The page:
Henry Williams was born in March 1864. In 1900 Henry Williams was working as an upholsterer and lived on Corkscrew Lane in downtown Honolulu. At least two of his Duvauchelle step-grandchildren lived with him and his wife Puaala at one point, having come from their home on Molokaʻi. One of them was Henry, who was recorded as 16 years old in the 1920 census.
Learn more about Henry’s story and living legacy in our new, original exhibition, “(Re)Generations: Challenging Scientific Racism in Hawaiʻi,” on view now through October 24, 2021: BishopMuseum.org/Regenerations.
“(Re)Generations” is a reflective exploration of Bishop Museum’s scientific, educational, and moral responsibilities in the 21st century. Bishop Museum, like other historic institutions, participated for decades in activities that would now be considered unacceptable. Here we uncover the troubled history of the Sullivan Collection, with origins rooted in race science and embedded in eugenics. We also acknowledge its transformation into one of the Museum’s primary sources for genealogical research, and a vehicle for rediscovering ancestors and genealogical connections.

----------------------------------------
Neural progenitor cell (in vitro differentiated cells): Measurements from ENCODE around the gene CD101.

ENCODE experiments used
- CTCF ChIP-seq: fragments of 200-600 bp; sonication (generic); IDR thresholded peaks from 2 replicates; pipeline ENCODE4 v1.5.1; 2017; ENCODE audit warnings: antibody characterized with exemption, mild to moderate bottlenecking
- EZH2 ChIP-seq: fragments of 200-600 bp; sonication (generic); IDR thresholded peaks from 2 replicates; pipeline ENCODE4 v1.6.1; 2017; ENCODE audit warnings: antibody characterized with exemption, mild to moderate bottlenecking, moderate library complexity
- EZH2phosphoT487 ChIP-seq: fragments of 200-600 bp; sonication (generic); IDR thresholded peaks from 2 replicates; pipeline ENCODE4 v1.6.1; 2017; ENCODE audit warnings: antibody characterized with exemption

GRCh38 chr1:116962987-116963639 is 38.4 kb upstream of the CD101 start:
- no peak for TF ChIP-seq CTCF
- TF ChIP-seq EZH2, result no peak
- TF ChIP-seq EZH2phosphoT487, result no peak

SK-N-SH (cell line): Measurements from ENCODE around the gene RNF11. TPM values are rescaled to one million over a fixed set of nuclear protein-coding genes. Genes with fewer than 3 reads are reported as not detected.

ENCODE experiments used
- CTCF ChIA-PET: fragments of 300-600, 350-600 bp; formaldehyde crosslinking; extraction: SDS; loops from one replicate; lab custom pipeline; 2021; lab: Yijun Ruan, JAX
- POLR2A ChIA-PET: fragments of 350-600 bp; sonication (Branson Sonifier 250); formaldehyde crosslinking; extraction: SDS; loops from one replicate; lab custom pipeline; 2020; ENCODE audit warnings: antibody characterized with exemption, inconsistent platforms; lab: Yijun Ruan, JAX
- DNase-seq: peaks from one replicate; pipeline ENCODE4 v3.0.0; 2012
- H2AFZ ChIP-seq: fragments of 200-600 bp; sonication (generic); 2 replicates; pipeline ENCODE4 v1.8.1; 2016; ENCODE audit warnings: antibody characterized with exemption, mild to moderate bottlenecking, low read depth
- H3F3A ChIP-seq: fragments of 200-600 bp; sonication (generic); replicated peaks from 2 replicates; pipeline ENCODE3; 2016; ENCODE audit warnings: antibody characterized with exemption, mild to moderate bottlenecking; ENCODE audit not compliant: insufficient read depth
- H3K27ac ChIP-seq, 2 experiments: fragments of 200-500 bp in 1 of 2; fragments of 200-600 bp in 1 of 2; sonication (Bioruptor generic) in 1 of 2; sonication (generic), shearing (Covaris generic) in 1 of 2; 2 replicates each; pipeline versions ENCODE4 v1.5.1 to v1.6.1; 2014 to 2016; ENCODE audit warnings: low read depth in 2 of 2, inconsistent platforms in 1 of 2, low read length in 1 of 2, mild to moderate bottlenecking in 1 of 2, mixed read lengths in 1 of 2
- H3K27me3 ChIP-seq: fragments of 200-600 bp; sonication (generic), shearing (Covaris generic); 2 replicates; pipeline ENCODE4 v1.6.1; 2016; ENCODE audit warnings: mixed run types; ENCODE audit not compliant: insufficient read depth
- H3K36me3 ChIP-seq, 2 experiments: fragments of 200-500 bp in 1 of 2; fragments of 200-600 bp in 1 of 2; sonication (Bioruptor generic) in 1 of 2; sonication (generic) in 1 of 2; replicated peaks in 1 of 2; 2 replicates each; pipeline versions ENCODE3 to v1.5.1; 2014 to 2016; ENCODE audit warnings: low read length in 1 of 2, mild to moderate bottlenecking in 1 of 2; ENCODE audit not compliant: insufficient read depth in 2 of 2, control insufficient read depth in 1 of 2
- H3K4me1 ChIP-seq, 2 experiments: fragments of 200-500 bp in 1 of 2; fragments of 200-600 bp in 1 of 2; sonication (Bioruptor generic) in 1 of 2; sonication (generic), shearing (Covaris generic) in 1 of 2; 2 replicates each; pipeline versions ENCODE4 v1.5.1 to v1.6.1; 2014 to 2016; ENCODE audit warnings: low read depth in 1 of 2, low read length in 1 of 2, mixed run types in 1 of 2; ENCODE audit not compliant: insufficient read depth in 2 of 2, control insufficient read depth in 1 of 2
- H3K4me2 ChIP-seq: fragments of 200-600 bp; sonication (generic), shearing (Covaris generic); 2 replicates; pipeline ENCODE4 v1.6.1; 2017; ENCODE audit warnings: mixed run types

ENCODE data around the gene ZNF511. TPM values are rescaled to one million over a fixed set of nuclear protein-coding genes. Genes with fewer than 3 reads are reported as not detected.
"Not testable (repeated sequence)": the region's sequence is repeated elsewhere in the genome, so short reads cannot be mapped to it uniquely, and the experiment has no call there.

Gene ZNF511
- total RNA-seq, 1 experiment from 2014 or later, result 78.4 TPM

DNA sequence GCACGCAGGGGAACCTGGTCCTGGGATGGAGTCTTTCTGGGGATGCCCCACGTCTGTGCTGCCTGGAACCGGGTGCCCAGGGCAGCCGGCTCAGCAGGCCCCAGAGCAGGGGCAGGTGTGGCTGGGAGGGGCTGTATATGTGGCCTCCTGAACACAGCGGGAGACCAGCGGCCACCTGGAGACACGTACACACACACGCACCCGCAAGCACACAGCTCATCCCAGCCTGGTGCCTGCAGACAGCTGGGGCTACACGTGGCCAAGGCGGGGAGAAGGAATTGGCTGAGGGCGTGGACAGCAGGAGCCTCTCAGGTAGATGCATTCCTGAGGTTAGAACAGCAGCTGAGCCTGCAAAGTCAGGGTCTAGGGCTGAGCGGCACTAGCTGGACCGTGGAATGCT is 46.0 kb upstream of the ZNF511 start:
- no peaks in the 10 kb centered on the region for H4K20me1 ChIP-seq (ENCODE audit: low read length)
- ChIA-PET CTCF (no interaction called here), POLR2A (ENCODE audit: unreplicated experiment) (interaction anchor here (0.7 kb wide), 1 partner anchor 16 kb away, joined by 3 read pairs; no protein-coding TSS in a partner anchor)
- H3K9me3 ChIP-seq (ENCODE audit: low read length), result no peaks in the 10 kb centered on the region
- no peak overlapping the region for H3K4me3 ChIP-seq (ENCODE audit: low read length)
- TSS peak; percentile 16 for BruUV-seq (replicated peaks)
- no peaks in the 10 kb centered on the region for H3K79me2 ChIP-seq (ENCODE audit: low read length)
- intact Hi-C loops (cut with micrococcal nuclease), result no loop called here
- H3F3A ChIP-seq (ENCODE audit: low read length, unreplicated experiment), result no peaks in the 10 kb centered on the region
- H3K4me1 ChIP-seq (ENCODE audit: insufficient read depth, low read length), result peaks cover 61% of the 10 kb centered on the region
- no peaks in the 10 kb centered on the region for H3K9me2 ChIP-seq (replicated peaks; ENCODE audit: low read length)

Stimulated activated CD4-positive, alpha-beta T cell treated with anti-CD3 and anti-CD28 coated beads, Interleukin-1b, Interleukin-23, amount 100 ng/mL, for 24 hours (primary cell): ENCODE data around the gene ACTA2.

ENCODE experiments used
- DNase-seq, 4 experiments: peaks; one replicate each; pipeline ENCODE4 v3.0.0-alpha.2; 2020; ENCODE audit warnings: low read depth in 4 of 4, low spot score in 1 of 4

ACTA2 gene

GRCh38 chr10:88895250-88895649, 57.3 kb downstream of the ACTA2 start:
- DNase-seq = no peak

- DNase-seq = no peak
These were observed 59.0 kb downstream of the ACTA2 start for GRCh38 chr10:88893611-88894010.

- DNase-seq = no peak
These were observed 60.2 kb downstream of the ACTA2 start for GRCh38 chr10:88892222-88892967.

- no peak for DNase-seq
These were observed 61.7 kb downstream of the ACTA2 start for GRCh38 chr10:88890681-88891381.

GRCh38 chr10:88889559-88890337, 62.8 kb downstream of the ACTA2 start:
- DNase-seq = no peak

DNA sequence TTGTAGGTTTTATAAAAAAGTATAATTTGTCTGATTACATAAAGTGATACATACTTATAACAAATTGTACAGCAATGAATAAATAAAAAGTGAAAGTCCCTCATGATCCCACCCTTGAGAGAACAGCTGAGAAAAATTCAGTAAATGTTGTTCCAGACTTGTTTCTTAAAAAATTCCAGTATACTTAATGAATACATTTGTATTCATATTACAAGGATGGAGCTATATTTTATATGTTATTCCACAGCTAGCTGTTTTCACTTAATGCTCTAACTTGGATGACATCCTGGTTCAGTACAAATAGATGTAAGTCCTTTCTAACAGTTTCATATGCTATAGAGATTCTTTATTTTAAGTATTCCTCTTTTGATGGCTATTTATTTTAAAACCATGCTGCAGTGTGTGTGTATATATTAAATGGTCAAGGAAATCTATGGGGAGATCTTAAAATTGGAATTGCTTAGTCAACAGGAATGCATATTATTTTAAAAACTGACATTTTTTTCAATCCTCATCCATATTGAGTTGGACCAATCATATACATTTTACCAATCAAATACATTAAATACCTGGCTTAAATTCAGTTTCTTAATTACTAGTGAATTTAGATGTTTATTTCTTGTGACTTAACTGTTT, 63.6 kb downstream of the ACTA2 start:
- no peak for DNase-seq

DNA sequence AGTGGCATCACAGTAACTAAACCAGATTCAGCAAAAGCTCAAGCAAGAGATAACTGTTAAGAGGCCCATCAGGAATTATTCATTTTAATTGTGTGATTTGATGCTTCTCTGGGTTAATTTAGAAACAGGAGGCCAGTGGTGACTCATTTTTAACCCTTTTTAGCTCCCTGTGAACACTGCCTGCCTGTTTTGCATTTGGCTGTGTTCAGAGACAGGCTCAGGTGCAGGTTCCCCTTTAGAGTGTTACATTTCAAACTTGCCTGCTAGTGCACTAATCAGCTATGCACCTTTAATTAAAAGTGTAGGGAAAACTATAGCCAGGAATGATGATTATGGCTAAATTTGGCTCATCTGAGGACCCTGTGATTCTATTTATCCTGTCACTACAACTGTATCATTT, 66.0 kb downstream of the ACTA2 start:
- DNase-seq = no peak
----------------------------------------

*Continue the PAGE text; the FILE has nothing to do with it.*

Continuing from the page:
The people depicted in this exhibit were primarily selected through collaboration with their living descendants. By sharing information about their lives and legacies—meaningful histories ignored by Louis R. Sullivan—we celebrate the reappropriation of ancestral presence by Kānaka Maoli (Native Hawaiian) descendants.
Image sharing on social media is welcome, however out of respect for those pictured and their living descendants we do ask that you share not only their images but their names and stories as well. For all other uses please contact [email protected].
Image 1 of 2: Henry Williams; Pūkoʻo, Molokaʻi. Photo by Louis R. Sullivan, 1920–1921. Bishop Museum Archives. SP 4701
Image 2 of 2: Lameka Hoʻolapa, son of David Hoʻolapa. Photo by Louis R. Sullivan, 1920–1921. SP 4213. Annemarie Aweau Paikai, Lameka’s great-great-granddaughter. Photo by Sheika Alghezawi, 2021. Background image; Kahaluʻu, Kona, Hawaiʻi. Bishop Museum Archives. SP 203580.